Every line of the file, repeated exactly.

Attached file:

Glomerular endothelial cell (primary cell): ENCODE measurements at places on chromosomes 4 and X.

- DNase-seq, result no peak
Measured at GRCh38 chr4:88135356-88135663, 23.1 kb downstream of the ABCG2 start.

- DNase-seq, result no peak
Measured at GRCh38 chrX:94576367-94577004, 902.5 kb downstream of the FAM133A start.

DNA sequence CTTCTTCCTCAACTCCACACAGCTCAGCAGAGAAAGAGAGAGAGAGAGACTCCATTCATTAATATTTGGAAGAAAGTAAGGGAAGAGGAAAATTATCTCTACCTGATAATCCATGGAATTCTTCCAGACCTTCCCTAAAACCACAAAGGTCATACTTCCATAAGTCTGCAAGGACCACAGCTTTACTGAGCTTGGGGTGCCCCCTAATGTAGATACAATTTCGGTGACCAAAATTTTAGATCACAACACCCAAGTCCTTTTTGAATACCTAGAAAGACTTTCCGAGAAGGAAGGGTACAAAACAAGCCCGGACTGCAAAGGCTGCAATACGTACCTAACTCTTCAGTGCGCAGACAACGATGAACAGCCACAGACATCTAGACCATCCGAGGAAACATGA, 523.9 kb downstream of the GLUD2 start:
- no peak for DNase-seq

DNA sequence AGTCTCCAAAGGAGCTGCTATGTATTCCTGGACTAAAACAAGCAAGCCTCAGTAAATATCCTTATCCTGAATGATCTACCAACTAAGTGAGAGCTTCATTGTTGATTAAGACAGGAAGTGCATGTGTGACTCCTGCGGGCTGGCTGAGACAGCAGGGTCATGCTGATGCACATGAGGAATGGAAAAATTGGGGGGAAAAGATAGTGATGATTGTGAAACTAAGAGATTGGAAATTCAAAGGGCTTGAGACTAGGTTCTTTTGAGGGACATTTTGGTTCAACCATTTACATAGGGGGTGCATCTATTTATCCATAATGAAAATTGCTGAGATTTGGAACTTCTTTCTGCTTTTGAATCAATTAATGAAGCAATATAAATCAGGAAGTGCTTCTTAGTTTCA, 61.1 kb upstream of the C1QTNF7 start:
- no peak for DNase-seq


Glomerular endothelial cell (primary cell): ENCODE measurements at places on chromosomes 4 and X.

- DNase-seq, result no peak
Measured at GRCh38 chr4:88135356-88135663, 23.1 kb downstream of the ABCG2 start.

- DNase-seq, result no peak
Measured at GRCh38 chrX:94576367-94577004, 902.5 kb downstream of the FAM133A start.

DNA sequence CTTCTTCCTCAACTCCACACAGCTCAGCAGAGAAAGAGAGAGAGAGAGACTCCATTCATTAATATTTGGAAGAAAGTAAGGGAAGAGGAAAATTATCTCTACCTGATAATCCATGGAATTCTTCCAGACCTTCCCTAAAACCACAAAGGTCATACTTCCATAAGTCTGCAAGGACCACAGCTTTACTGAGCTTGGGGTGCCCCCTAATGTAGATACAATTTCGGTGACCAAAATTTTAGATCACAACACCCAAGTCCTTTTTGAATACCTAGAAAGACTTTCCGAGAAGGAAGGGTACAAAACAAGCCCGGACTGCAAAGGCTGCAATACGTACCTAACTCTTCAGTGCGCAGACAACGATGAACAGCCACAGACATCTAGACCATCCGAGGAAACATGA, 523.9 kb downstream of the GLUD2 start:
- no peak for DNase-seq

DNA sequence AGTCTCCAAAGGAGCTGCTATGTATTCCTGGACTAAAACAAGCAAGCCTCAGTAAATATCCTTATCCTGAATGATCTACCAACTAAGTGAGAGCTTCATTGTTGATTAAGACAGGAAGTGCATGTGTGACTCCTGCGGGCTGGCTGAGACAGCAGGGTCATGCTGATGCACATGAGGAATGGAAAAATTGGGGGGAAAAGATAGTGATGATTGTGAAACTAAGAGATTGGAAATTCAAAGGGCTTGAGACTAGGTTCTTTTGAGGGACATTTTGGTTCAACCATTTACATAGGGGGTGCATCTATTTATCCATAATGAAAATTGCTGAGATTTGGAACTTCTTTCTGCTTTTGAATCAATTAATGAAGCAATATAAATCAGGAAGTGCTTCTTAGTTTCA, 61.1 kb upstream of the C1QTNF7 start:
- no peak for DNase-seq